We’re not done though. The largest identified star in our galaxy is named VY Canis Majoris. It is 1,800 to 2,100 times larger than our sun. How do we even begin to think about something that large? Fortunately, someone has done a little math for us to try and bring things into perspective.
If you were to fly non-stop in a Boeing 747 at 550 mph, it would take two days to fly all the way around the earth.
It would take 206 days to fly all the way around the sun.
And to fly all the way around VY Canis Majoris, it would take 452,965 days. That’s 1,241 years.
Now consider this…
In the beginning God created the heavens and the earth. (Genesis 1:1)
In the beginning was the Word, and the Word was with God, and the Word was God. He was with God in the beginning. Through him all things were made; without him nothing was made that has been made. (John 1:1-3)
In the past God spoke to our ancestors through the prophets at many times and in various ways, but in these last days he has spoken to us by his Son, whom he appointed heir of all things, and through whom also he made the universe. The Son is the radiance of God’s glory and the exact representation of his being, sustaining all things by his powerful word. After he had provided purification for sins, he sat down at the right hand of the Majesty in heaven. (Hebrews 1:1-3)
The Son is the image of the invisible God, the firstborn over all creation. For in him all things were created: things in heaven and on earth, visible and invisible, whether thrones or powers or rulers or authorities; all things have been created through him and for him. He is before all things, and in him all things hold together. (Colossians 1:15-17)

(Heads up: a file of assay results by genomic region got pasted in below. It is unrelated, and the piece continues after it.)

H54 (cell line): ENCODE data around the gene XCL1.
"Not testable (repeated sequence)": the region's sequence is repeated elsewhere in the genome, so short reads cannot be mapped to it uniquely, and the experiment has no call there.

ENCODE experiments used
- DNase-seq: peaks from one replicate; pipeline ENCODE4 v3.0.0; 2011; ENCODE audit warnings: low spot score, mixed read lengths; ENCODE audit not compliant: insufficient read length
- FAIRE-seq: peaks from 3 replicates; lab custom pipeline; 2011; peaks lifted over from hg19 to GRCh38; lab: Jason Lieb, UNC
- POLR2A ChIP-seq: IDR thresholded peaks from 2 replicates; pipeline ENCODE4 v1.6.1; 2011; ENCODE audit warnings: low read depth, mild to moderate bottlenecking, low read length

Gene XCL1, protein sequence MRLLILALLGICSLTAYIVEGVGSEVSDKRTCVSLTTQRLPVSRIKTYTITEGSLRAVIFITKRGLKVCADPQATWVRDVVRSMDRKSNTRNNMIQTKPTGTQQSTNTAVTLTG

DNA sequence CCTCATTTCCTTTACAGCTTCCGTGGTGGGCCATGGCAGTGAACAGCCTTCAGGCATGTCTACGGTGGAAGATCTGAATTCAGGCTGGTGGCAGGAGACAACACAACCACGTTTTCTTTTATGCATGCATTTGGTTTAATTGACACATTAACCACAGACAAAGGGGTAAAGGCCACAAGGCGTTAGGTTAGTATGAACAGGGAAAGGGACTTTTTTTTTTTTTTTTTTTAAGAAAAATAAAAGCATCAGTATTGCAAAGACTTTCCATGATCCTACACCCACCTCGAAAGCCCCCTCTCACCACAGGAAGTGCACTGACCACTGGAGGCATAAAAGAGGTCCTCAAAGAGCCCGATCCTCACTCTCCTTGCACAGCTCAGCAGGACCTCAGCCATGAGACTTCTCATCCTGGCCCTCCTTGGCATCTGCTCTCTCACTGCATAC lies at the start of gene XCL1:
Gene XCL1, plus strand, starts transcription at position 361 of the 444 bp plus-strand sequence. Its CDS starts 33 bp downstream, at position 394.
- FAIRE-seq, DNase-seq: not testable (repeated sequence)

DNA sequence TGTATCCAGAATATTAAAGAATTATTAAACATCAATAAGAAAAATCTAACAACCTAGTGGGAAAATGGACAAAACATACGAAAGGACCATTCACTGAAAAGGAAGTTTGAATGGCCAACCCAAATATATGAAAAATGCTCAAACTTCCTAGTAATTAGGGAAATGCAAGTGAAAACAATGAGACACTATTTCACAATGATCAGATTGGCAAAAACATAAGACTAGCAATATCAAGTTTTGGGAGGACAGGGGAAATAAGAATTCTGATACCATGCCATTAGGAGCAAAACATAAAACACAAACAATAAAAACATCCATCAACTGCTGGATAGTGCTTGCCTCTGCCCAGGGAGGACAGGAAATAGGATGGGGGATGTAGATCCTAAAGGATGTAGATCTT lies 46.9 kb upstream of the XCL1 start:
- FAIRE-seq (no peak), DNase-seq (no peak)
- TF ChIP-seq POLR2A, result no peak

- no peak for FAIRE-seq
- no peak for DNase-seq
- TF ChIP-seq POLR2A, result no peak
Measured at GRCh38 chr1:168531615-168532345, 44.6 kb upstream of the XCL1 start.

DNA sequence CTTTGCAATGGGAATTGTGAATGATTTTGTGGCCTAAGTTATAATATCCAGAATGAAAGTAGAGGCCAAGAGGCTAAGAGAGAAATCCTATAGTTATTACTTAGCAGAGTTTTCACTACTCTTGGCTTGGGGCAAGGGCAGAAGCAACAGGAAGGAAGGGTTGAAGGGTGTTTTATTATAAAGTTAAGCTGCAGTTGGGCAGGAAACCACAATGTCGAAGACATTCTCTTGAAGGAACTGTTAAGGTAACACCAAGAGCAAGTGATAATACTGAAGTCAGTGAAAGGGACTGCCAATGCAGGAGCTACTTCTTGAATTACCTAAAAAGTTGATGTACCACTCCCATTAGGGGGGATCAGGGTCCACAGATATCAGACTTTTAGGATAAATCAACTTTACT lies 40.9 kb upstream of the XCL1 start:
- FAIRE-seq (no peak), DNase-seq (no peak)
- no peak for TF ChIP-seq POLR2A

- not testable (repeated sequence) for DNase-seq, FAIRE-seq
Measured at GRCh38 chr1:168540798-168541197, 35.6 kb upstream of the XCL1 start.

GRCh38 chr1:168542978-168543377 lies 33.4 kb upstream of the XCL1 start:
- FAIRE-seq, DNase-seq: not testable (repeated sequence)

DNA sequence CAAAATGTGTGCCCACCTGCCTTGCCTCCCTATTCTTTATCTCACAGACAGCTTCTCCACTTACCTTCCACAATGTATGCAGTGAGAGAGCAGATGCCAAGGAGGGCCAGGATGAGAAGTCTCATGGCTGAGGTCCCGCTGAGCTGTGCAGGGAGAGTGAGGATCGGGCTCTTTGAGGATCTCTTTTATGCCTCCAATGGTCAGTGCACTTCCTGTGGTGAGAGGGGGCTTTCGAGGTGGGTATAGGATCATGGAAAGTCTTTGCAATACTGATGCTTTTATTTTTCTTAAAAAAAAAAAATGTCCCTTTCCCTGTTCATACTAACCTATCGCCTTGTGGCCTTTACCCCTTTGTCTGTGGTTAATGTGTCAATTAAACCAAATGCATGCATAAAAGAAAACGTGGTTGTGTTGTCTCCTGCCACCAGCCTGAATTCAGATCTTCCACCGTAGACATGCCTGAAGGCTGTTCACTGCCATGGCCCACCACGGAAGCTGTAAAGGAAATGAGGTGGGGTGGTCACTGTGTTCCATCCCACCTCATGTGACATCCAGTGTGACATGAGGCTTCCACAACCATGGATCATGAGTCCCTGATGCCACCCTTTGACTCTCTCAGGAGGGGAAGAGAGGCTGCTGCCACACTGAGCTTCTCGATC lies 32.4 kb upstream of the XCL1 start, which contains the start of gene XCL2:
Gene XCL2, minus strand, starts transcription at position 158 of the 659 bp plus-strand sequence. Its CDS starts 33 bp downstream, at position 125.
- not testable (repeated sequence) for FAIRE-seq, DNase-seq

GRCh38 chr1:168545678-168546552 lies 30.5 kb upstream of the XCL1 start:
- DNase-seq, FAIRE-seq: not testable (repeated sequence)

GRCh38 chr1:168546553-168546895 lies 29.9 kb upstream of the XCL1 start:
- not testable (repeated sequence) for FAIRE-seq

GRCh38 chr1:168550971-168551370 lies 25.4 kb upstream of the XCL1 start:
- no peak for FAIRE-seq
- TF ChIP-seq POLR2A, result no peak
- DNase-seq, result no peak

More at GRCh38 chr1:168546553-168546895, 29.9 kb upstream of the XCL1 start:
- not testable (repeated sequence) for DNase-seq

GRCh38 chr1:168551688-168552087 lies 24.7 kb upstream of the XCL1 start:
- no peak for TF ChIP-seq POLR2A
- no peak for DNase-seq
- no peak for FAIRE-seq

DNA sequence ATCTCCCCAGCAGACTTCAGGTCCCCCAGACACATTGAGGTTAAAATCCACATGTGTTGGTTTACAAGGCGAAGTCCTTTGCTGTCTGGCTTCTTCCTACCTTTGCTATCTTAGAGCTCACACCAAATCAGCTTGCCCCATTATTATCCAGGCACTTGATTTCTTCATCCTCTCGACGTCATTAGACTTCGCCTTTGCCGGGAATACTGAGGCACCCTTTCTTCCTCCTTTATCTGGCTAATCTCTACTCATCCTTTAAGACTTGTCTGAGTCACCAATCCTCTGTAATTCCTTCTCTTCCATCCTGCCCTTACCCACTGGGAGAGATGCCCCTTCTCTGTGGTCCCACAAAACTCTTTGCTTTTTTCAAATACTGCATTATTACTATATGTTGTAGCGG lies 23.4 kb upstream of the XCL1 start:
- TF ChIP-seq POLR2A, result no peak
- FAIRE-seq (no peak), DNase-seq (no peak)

The same Jesus who spoke VY Canis Majoris into existence, along with hundreds of billions of other stars, says to you today:
“Come to me, all you who are weary and burdened, and I will give you rest. Take my yoke upon you and learn from me, for I am gentle and humble in heart, and you will find rest for your souls. For my yoke is easy and my burden is light.” (Matthew 11:28-30)
Jesus created the universe and is sustaining all things by His powerful word. He is holding all things together. You can trust Him to sustain you and hold you together as well.
Posted: January 29th, 2013 | Author: Gregg Stutts | Filed under: Difficulties, Truth | Tags: believe in Jesus, believing God, God's love, God's will, God's word, Holy Spirit, spiritual warfare, trials, Truth | No Comments »
I’ve never been in the military, but I have two sons-in-law who are currently serving. Richard is a Marine and Ross is an Army Ranger. They’ve both been deployed to Afghanistan and know what it’s like to fight in a war.
For most of us in the United States though, we just don’t have much experience with war. Other than isolated terrorist attacks, we haven’t seen a war fought on our soil since the Civil War 150 years ago. We just don’t know what it’s like to have someone trying to kill us or to hear missiles exploding in our cities.
I wonder if that makes it easy to forget we actually are in a war.